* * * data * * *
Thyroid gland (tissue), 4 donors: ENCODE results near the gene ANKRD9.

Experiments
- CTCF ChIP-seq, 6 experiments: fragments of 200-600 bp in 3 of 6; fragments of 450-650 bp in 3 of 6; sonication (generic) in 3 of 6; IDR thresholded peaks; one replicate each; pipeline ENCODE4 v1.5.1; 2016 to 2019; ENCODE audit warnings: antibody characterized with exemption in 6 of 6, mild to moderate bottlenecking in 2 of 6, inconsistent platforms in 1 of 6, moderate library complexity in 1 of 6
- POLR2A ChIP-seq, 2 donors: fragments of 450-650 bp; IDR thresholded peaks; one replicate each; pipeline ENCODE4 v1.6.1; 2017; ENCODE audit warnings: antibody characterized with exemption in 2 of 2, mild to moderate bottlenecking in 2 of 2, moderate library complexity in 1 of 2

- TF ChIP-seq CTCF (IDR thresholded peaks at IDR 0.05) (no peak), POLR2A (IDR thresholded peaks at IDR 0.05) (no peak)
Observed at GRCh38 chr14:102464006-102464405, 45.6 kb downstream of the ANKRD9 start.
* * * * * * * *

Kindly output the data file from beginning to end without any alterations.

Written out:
Thyroid gland (tissue), 4 donors: ENCODE results near the gene ANKRD9.

Experiments
- CTCF ChIP-seq, 6 experiments: fragments of 200-600 bp in 3 of 6; fragments of 450-650 bp in 3 of 6; sonication (generic) in 3 of 6; IDR thresholded peaks; one replicate each; pipeline ENCODE4 v1.5.1; 2016 to 2019; ENCODE audit warnings: antibody characterized with exemption in 6 of 6, mild to moderate bottlenecking in 2 of 6, inconsistent platforms in 1 of 6, moderate library complexity in 1 of 6
- POLR2A ChIP-seq, 2 donors: fragments of 450-650 bp; IDR thresholded peaks; one replicate each; pipeline ENCODE4 v1.6.1; 2017; ENCODE audit warnings: antibody characterized with exemption in 2 of 2, mild to moderate bottlenecking in 2 of 2, moderate library complexity in 1 of 2

- TF ChIP-seq CTCF (IDR thresholded peaks at IDR 0.05) (no peak), POLR2A (IDR thresholded peaks at IDR 0.05) (no peak)
Observed at GRCh38 chr14:102464006-102464405, 45.6 kb downstream of the ANKRD9 start.